• An END TB Goal is: reducing catastrophic expenditure
1. Free diagnostic and treatment for the private sector too
2. Financial support to patients and care providers (DBT)
a. Nutritional Support (Rs.500/-month)
b. Travel support to Tribal Patients (Rs750/-)
c. Private Practitioners incentives (Rs.500/- for Notification & Rs.500/- for reporting of Treatment Outcome )
d. Treatment supporters Honorarium (Rs.1000/- to Rs.5000/-)
Support for airborne infection control
• TB patients are educated on prevention of airborne infection
– At home and at work place.
– E.g. cough hygiene
• Airborne infection control measures are implemented in Health Facilities, Community, and at household level.
• Health facilities
– Increased ventilation,
– Reduced crowding,
– Faster processing of patients’ and samples (fast tracking),
– Wet mopping
– Cough etiquette
• Patients are provided with
– Disinfectant and
– Reusable masks and educated on their use.
• During house visits, the health workers observe for cough hygiene and reinforce AIC information.
• Details can be found the ‘Guidelines for Airborne infection control’.
Patient Grievance Redressal
• Patients can provide feedback and report grievances to the DTO on
– Paper or email or
– Through the National Call Centre (Nikshay – Sampark).
• If the request/grievance is not addressed at a particular level it will be escalated to the next higher level.
• At all points, the patient should be informed of the status of his/her submission
Supporting TB Patients under Private Providers
• TB control officers mustn’t attempt to divert patients from private providers to the public system
– Regulatory measures must also be used judiciously.
• The approach includes:
– Engagement of providers
– Linkage of services
– Patient support/ Public health actions
– Regulatory Measures
– Process of engagement of PPs
• 1. Engagement of providers
1. Mapping of private providers-
• Allopathy and AYUSH
• NGO, corporate sector, health facilities under other Ministries, Public Sector Enterprises etc.
2. Prioritization of providers by DTO
• Following is considered for prioritization
1. allopathic practice
2. Patient load (Respiratory or TB patient load)
3. AYUSH providers
4. Pharmacies and their TB prescription load.
5. Diagnostic laboratories with TB diagnostic services and their test load
3. Collaborate with Private Providers
• All providers should be registered in NIKSHAY
• DTO can involve an NGO/agency to reach out to private providers.
• The private providers are sensitized through
1. Clinic visits, peer pressure or professional associations
2. Scientific and clinical information about TB management
• Then an onboarding kit is provided to the doctor
1. Notification formats
2. List of diagnostic/treatment services free & paid
• E.g. free X-ray, smear microscopy, CBNAAT, TrueNat etc.
3. Free anti-TB drugs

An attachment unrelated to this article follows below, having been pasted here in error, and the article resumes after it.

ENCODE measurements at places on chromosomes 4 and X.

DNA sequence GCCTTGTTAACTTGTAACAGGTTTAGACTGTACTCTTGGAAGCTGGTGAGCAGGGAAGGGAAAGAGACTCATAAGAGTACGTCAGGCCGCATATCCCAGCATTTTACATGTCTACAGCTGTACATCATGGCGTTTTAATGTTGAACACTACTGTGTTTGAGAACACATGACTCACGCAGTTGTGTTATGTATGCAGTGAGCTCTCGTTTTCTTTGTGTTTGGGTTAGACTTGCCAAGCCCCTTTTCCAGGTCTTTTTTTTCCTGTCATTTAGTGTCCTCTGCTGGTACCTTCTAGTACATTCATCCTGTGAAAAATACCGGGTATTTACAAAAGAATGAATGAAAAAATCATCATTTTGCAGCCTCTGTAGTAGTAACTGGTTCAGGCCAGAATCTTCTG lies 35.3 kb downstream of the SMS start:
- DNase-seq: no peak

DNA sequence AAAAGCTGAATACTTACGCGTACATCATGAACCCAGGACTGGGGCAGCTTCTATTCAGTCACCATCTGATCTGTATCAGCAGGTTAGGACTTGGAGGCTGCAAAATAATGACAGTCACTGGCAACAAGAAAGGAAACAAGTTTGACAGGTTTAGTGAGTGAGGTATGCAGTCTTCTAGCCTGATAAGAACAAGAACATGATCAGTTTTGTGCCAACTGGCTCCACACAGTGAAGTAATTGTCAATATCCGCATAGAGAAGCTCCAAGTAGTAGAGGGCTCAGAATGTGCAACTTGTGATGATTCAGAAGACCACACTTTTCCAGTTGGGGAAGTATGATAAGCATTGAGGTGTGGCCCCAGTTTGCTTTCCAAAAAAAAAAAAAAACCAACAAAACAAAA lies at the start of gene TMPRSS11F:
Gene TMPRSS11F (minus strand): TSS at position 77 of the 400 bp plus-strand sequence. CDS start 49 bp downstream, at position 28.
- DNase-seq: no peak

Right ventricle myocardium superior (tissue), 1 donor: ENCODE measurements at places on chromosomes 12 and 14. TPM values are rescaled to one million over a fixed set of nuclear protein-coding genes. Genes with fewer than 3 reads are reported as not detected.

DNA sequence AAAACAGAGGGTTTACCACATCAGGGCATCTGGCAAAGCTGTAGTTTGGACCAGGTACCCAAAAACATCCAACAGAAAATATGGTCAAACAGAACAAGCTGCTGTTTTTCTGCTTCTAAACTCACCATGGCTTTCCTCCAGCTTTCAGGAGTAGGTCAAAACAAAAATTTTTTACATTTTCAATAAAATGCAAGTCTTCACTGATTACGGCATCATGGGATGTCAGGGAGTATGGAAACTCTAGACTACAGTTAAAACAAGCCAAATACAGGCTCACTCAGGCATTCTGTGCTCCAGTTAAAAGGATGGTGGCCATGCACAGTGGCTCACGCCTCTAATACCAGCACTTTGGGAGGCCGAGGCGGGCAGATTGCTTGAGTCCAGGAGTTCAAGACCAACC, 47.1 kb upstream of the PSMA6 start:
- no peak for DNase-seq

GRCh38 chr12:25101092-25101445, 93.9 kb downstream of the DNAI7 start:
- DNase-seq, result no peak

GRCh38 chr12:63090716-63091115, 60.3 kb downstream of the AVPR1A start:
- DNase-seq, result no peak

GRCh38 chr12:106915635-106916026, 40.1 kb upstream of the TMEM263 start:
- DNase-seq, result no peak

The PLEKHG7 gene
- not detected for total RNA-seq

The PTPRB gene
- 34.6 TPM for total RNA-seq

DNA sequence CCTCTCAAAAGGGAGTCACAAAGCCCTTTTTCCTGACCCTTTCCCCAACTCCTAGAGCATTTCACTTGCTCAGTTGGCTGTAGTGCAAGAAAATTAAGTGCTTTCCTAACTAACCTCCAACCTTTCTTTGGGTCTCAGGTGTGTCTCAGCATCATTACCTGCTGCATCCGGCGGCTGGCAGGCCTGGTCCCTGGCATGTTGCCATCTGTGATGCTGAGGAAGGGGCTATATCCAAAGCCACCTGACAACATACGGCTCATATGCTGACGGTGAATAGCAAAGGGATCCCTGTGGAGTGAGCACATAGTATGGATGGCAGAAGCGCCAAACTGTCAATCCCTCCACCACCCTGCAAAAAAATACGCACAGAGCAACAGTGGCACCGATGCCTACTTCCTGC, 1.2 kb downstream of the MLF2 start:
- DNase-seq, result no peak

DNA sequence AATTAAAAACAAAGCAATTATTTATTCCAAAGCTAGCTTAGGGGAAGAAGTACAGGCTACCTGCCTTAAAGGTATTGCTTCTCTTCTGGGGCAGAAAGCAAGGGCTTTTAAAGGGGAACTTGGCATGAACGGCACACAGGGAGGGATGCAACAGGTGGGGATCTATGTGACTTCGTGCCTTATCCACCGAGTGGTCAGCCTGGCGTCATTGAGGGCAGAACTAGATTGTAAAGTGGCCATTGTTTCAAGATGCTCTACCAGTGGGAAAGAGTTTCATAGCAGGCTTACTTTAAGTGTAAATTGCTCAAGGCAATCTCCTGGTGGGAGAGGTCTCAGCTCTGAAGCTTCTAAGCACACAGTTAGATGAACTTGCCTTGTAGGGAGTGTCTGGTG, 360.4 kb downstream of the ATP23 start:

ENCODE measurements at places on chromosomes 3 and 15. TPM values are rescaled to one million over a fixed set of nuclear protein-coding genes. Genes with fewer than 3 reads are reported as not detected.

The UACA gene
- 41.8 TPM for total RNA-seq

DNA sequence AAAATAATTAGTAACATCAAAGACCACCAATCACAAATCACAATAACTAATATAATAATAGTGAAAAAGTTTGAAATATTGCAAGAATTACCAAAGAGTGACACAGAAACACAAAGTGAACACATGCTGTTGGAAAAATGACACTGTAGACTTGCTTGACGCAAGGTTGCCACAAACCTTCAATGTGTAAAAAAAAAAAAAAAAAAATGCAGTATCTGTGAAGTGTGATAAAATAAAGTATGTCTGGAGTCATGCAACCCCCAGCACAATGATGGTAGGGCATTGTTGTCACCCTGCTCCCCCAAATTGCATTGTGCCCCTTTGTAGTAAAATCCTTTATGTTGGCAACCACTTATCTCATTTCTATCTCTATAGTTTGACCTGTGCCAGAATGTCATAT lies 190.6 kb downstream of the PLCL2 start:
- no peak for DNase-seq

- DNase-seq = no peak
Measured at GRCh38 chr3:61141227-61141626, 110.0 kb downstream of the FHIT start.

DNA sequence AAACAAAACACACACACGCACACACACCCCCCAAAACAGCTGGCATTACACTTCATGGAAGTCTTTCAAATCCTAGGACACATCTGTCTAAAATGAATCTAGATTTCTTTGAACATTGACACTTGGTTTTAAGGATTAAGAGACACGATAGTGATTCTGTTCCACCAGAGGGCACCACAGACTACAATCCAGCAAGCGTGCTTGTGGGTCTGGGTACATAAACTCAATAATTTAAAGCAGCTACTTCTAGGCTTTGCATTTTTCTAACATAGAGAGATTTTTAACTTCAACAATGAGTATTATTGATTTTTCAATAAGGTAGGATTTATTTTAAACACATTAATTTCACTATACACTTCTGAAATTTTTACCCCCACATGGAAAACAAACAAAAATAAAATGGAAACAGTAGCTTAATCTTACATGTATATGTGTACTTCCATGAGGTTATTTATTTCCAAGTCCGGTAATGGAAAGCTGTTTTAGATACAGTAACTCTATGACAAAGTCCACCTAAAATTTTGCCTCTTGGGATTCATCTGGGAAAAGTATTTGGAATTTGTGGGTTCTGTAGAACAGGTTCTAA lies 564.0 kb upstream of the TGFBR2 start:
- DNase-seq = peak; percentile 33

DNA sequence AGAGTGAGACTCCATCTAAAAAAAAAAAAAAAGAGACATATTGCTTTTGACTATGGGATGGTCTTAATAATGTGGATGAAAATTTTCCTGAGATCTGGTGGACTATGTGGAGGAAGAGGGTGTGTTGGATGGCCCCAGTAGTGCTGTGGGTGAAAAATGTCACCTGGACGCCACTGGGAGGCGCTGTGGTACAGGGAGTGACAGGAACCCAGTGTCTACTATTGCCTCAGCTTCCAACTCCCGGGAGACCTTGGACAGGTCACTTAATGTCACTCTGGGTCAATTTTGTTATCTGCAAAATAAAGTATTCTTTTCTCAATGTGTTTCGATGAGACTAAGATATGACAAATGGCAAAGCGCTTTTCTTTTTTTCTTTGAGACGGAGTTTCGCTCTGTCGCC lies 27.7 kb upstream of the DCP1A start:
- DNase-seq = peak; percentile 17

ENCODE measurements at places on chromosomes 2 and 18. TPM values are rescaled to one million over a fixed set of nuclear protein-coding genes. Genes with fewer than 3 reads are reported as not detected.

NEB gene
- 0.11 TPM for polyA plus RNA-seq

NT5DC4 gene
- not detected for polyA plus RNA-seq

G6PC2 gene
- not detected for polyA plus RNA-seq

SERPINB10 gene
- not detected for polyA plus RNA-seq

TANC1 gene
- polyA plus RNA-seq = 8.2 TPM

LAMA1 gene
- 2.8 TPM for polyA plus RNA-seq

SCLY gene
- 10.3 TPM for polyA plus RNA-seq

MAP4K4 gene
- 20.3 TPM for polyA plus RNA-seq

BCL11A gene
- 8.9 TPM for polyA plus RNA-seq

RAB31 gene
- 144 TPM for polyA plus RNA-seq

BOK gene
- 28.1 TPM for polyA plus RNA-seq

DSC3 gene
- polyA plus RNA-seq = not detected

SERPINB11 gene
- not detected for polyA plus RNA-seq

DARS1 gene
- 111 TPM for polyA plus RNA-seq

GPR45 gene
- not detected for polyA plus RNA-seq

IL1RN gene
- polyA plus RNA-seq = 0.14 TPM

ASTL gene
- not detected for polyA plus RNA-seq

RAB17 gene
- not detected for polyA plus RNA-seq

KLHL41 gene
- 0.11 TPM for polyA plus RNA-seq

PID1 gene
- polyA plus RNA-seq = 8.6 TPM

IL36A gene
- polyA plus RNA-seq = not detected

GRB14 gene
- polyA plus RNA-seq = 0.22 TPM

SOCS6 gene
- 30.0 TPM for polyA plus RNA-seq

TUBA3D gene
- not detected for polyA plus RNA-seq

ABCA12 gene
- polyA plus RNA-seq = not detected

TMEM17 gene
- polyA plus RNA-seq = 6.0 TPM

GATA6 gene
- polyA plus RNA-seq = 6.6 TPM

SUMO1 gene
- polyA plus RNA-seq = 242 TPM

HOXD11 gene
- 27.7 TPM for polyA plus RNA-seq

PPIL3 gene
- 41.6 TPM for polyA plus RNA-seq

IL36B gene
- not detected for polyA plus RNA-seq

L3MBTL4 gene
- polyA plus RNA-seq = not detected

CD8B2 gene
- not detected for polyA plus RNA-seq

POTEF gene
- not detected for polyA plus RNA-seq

4. Sputum collection containers/falcon tubes
1. GOI has made notification of TB cases mandatory on 7th May 2012.
– Legal backing for not notifying a TB patient.
– punitive measures as per IPC 269 & IPC 270.
– Use clinical establishment act (CEA) wherever it is being implemented.
– This will help to identify providers who are registered under the CEA and not registered with NIKSHAY
Involvement of Medical colleges in NTEP
• Facilities like
– DMC/CBNAAT lab,
– Treatment centre,
– Drug resistant TB centre etc. in Medical Colleges.
• It also facilitates research pertaining to TB in Medical colleges.
• Core Committees in medical colleges for inter-departmental coordination
– Operational research is one of the important activities of Medical Colleges.
Treatment of Pediatric TB
• For pediatric patients, formulations with daily dosages as per 6 weight band categories are made available
– All adolescents up to 18 years of age and weighing less than 39 kg, are to be treated using pediatric weight bands and
– Children weighing more than 39 kg with adult weight bands
IPT (isoniazid preventive treatment) in children:
• Preventive chemotherapy with isoniazid (H)
• All children ≤ 5 years who are in contact with all forms of Drug sensitive TB case.
– They are examined and investigated to rule out active TB
– If found to have TB, they are treated appropriately
– If active TB is ruled out, IPT given
• IPT dosage: INH 10 mg/kg body weight daily for 6 months.
TB in the Private Sector
• Standards for TB care in India: Guidelines made available for treatment & follow-up of TB patients
• Mandatory TB notification
• NIKSHAY: a web enabled application to facilitate monitoring of universal access to TB patients data by all concerned
• Ban on Sero-diagnostics and
• Regulatory tools are limited.
National Strategic Plan 2017-25
NSP has 4 pillars of strategy
1. Detect: all drug sensitive cases (DS-TB) and drug resistant TB cases (DRTB) esp. from pvt providers and undiagnosed TB cases in high-risk groups (prisoners, migrant workers, PLHIV/AIDS, contacts etc.).
– And report these
2. Treat: Provision of free TB drugs in the form of daily fixed dose combinations (FDCs) for all TB cases is advised with the support of directly observed treatment (DOT).
– Screening of all patients for rifampicin resistance
– Air-borne infection control measures at health care facilities
– Treatment for latent TB infection in contacts of bacteriologically-confirmed cases
– Address social determinants of TB through intersectoral approach.
4. Build: Health system strengthening for TB control
– enabling policies, empowering institutions and human resources
• Park’s Textbook of Preventive & Social Medicine, 26th ed. 2021. Bhanot Publishers, Jabalpur, M.P., India
• TRAINING MODULES (1-4) FOR PROGRAMME MANAGERS AND MEDICAL OFFICERS; New Delhi, India: Central TB Division, MoHFW, Government of India; July 2020., Available from:www.tbcindia.gov.in
• Prathiksha G, Daniel BD, Natrajan M. Active case-finding for tuberculosis in India. Natl Med J India 2019;32:90-95